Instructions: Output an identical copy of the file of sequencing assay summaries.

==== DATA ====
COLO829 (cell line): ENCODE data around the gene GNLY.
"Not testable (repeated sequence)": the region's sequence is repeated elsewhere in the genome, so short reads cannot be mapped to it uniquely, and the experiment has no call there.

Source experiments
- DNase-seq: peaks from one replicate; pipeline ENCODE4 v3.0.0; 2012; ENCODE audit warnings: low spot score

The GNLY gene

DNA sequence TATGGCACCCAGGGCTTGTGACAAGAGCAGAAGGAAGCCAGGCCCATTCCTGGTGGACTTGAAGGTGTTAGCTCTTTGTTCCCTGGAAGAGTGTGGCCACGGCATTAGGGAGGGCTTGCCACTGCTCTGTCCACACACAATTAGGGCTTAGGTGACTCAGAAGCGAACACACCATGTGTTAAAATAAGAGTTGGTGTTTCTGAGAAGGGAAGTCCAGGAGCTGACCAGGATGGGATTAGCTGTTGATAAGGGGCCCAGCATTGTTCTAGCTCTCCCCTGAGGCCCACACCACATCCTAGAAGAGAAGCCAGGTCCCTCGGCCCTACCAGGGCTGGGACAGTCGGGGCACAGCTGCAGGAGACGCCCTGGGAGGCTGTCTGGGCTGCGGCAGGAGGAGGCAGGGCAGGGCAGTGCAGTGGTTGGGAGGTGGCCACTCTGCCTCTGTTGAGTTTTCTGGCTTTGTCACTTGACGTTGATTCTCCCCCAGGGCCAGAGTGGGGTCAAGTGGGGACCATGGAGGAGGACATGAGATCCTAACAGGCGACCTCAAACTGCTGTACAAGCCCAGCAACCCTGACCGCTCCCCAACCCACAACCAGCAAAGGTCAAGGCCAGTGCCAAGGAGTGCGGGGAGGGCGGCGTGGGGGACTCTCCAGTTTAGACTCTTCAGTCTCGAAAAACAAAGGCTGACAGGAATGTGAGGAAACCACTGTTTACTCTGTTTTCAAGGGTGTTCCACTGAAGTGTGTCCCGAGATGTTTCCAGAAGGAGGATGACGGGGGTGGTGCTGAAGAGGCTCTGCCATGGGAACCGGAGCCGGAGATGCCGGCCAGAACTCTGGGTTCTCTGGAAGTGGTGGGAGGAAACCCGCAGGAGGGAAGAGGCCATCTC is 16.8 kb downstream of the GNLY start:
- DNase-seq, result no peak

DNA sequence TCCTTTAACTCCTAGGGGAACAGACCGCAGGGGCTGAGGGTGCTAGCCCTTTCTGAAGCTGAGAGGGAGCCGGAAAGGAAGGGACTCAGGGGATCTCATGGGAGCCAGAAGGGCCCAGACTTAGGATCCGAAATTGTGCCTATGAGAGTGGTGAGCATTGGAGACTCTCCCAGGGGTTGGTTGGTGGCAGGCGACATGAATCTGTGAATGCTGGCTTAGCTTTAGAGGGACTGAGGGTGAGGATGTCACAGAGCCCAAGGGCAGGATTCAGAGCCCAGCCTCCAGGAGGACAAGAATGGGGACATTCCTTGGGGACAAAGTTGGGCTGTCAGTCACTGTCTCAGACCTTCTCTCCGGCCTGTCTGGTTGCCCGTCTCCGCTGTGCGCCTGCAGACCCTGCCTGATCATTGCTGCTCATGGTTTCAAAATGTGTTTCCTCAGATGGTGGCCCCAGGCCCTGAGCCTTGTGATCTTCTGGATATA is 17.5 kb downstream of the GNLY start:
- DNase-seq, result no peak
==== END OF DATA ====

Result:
COLO829 (cell line): ENCODE data around the gene GNLY.
"Not testable (repeated sequence)": the region's sequence is repeated elsewhere in the genome, so short reads cannot be mapped to it uniquely, and the experiment has no call there.

Source experiments
- DNase-seq: peaks from one replicate; pipeline ENCODE4 v3.0.0; 2012; ENCODE audit warnings: low spot score

The GNLY gene

DNA sequence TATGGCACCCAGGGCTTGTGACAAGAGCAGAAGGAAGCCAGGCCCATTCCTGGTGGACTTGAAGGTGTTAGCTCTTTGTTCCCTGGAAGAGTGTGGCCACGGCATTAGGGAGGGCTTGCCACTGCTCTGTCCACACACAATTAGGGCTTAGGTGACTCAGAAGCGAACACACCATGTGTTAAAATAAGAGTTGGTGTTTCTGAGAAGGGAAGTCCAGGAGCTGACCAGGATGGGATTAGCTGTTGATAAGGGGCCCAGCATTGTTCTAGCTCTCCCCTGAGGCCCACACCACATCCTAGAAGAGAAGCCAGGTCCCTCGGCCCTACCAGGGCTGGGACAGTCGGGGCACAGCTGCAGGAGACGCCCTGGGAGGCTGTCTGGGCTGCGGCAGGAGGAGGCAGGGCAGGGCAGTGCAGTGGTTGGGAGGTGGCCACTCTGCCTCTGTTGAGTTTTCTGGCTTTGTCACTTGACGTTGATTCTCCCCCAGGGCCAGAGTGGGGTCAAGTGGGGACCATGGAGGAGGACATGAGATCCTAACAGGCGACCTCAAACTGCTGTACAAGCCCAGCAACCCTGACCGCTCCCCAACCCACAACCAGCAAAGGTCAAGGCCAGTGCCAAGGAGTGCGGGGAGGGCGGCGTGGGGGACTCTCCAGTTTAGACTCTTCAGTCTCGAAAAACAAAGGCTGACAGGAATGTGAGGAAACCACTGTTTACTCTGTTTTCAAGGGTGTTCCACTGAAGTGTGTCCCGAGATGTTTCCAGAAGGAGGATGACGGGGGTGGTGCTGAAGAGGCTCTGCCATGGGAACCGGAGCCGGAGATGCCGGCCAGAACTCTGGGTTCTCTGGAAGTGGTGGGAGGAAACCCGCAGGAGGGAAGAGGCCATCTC is 16.8 kb downstream of the GNLY start:
- DNase-seq, result no peak

DNA sequence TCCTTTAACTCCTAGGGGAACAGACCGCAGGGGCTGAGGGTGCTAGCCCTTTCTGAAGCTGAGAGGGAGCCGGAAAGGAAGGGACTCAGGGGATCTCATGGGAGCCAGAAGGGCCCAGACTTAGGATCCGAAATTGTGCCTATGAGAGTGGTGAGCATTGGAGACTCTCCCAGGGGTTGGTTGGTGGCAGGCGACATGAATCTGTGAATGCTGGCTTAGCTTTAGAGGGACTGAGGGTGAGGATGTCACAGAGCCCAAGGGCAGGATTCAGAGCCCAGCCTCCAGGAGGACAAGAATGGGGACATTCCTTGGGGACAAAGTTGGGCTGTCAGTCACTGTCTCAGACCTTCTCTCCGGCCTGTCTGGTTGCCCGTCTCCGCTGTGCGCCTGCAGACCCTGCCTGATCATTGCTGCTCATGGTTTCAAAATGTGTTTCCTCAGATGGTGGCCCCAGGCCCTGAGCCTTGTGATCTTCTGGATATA is 17.5 kb downstream of the GNLY start:
- DNase-seq, result no peak